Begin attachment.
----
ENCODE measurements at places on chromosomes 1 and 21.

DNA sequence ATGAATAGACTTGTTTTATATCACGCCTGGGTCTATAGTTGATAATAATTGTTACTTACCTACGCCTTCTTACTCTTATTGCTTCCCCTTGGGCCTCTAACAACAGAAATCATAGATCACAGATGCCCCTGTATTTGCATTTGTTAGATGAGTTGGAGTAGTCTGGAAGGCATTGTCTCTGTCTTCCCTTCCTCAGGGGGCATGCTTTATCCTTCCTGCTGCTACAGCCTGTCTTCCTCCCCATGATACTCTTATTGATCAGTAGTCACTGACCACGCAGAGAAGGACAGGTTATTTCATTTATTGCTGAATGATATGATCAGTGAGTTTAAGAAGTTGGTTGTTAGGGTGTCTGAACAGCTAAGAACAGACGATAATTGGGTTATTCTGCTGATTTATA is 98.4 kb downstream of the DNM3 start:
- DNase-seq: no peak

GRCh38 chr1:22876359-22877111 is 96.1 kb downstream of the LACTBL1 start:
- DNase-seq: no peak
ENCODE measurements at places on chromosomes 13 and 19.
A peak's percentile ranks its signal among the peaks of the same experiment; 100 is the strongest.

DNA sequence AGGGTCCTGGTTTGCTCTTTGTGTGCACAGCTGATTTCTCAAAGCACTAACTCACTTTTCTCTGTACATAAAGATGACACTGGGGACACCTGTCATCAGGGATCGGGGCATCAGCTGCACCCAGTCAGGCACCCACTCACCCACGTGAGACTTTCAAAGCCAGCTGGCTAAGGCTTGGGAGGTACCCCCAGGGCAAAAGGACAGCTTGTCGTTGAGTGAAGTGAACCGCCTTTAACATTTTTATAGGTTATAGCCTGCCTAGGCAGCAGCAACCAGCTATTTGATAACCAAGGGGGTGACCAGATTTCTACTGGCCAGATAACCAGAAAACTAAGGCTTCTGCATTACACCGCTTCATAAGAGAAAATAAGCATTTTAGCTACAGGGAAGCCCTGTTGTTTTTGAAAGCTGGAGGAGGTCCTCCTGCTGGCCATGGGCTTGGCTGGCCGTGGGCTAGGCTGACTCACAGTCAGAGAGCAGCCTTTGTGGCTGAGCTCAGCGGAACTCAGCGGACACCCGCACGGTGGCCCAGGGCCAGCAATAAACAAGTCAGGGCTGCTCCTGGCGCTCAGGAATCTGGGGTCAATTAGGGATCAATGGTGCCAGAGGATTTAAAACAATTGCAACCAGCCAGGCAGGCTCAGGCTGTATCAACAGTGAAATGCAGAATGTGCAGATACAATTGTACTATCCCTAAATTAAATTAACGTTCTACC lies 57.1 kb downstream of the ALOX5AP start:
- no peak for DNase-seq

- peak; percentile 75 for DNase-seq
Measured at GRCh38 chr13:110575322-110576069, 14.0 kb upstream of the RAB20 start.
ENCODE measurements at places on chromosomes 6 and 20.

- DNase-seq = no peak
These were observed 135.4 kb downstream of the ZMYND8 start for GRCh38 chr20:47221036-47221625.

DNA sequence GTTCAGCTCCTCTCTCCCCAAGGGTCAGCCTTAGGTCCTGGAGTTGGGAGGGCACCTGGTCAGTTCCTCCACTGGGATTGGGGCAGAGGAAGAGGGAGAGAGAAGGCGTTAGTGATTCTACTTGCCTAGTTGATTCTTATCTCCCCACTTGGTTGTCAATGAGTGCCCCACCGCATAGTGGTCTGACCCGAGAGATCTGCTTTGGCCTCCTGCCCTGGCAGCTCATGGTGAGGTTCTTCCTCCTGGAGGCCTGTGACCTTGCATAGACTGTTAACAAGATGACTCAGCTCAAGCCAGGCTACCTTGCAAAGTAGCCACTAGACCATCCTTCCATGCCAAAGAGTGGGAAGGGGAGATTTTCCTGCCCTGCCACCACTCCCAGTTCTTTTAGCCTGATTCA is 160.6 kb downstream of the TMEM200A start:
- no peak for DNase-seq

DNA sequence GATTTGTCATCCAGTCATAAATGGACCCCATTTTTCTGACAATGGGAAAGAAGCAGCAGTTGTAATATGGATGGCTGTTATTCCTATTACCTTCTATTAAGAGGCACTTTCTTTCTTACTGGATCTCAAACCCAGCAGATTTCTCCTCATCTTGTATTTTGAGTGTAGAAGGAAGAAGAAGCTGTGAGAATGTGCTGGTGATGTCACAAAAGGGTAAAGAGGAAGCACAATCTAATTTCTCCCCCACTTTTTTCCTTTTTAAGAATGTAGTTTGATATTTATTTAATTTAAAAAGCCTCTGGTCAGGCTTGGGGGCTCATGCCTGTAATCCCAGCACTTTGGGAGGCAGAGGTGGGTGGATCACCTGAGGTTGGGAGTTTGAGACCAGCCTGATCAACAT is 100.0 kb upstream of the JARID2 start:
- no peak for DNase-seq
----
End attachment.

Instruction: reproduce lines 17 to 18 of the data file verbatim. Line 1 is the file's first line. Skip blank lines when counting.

DNA sequence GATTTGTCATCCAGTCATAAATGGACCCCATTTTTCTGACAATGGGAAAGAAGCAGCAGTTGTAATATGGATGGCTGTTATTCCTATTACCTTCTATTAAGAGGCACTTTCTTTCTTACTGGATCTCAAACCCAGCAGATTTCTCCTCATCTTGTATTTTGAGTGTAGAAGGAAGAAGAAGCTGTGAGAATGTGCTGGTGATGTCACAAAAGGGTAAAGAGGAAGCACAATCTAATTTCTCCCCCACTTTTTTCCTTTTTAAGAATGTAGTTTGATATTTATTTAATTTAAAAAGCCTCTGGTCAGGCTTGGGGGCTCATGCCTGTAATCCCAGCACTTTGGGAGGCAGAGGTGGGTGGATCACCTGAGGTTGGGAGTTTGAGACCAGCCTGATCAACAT is 100.0 kb upstream of the JARID2 start:
- no peak for DNase-seq